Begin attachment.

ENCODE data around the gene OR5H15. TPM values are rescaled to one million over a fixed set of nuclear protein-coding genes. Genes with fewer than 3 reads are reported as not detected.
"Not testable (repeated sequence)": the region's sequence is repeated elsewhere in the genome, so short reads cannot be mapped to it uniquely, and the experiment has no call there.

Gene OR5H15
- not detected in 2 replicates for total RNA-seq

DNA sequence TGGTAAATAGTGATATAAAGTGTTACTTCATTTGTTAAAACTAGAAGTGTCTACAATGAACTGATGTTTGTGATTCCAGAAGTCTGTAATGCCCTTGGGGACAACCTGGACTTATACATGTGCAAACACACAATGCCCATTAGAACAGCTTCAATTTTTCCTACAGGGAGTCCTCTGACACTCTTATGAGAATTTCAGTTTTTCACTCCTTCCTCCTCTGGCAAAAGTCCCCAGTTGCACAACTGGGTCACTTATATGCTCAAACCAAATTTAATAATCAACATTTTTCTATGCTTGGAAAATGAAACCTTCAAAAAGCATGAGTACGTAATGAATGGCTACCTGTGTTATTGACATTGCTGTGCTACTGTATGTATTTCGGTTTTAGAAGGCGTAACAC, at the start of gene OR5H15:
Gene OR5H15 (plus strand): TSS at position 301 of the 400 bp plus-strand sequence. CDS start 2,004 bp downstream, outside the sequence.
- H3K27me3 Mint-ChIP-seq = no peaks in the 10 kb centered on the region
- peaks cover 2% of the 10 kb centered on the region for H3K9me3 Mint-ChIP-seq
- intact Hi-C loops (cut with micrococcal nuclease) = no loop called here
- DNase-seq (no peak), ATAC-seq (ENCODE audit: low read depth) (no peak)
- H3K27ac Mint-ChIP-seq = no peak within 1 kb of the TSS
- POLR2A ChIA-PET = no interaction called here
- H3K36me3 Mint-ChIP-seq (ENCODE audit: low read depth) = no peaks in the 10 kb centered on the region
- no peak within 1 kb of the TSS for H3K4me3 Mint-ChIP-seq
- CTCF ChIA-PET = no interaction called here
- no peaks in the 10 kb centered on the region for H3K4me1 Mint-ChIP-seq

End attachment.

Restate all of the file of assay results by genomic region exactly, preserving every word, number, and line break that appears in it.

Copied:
ENCODE data around the gene OR5H15. TPM values are rescaled to one million over a fixed set of nuclear protein-coding genes. Genes with fewer than 3 reads are reported as not detected.
"Not testable (repeated sequence)": the region's sequence is repeated elsewhere in the genome, so short reads cannot be mapped to it uniquely, and the experiment has no call there.

Gene OR5H15
- not detected in 2 replicates for total RNA-seq

DNA sequence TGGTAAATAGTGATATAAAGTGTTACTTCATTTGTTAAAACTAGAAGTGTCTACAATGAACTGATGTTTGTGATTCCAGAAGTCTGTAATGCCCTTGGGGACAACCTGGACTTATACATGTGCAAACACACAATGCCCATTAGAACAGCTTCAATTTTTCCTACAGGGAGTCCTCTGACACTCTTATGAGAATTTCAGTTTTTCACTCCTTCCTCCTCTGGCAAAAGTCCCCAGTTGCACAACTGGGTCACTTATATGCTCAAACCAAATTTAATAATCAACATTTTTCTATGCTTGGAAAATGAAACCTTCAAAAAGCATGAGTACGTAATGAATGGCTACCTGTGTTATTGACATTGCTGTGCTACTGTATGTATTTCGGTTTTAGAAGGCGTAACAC, at the start of gene OR5H15:
Gene OR5H15 (plus strand): TSS at position 301 of the 400 bp plus-strand sequence. CDS start 2,004 bp downstream, outside the sequence.
- H3K27me3 Mint-ChIP-seq = no peaks in the 10 kb centered on the region
- peaks cover 2% of the 10 kb centered on the region for H3K9me3 Mint-ChIP-seq
- intact Hi-C loops (cut with micrococcal nuclease) = no loop called here
- DNase-seq (no peak), ATAC-seq (ENCODE audit: low read depth) (no peak)
- H3K27ac Mint-ChIP-seq = no peak within 1 kb of the TSS
- POLR2A ChIA-PET = no interaction called here
- H3K36me3 Mint-ChIP-seq (ENCODE audit: low read depth) = no peaks in the 10 kb centered on the region
- no peak within 1 kb of the TSS for H3K4me3 Mint-ChIP-seq
- CTCF ChIA-PET = no interaction called here
- no peaks in the 10 kb centered on the region for H3K4me1 Mint-ChIP-seq